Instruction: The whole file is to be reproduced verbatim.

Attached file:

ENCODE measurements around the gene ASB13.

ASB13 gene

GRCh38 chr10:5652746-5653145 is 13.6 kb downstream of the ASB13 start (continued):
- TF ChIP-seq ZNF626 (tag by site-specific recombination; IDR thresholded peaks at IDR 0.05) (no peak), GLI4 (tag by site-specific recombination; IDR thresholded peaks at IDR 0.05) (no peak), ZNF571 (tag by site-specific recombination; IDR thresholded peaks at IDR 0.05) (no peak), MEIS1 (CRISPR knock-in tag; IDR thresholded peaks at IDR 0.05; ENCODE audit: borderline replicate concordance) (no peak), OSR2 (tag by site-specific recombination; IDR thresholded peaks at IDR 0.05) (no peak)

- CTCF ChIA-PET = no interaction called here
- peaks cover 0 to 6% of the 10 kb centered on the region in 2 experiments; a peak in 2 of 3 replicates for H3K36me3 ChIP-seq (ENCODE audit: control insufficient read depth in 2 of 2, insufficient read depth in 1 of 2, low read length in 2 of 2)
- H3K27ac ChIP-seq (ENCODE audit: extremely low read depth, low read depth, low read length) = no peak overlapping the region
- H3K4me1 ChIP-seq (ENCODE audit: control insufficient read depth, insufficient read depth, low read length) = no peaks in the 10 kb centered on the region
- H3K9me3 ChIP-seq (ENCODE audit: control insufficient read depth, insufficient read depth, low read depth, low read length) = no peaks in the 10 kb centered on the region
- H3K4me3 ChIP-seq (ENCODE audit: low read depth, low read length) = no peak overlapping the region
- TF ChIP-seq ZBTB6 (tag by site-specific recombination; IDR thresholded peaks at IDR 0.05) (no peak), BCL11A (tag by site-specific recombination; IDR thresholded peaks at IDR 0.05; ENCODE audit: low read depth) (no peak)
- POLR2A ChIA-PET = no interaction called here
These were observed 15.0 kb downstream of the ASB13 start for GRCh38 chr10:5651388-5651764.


ENCODE measurements around the gene ASB13.

ASB13 gene

GRCh38 chr10:5652746-5653145 is 13.6 kb downstream of the ASB13 start (continued):
- TF ChIP-seq ZNF626 (tag by site-specific recombination; IDR thresholded peaks at IDR 0.05) (no peak), GLI4 (tag by site-specific recombination; IDR thresholded peaks at IDR 0.05) (no peak), ZNF571 (tag by site-specific recombination; IDR thresholded peaks at IDR 0.05) (no peak), MEIS1 (CRISPR knock-in tag; IDR thresholded peaks at IDR 0.05; ENCODE audit: borderline replicate concordance) (no peak), OSR2 (tag by site-specific recombination; IDR thresholded peaks at IDR 0.05) (no peak)

- CTCF ChIA-PET = no interaction called here
- peaks cover 0 to 6% of the 10 kb centered on the region in 2 experiments; a peak in 2 of 3 replicates for H3K36me3 ChIP-seq (ENCODE audit: control insufficient read depth in 2 of 2, insufficient read depth in 1 of 2, low read length in 2 of 2)
- H3K27ac ChIP-seq (ENCODE audit: extremely low read depth, low read depth, low read length) = no peak overlapping the region
- H3K4me1 ChIP-seq (ENCODE audit: control insufficient read depth, insufficient read depth, low read length) = no peaks in the 10 kb centered on the region
- H3K9me3 ChIP-seq (ENCODE audit: control insufficient read depth, insufficient read depth, low read depth, low read length) = no peaks in the 10 kb centered on the region
- H3K4me3 ChIP-seq (ENCODE audit: low read depth, low read length) = no peak overlapping the region
- TF ChIP-seq ZBTB6 (tag by site-specific recombination; IDR thresholded peaks at IDR 0.05) (no peak), BCL11A (tag by site-specific recombination; IDR thresholded peaks at IDR 0.05; ENCODE audit: low read depth) (no peak)
- POLR2A ChIA-PET = no interaction called here
These were observed 15.0 kb downstream of the ASB13 start for GRCh38 chr10:5651388-5651764.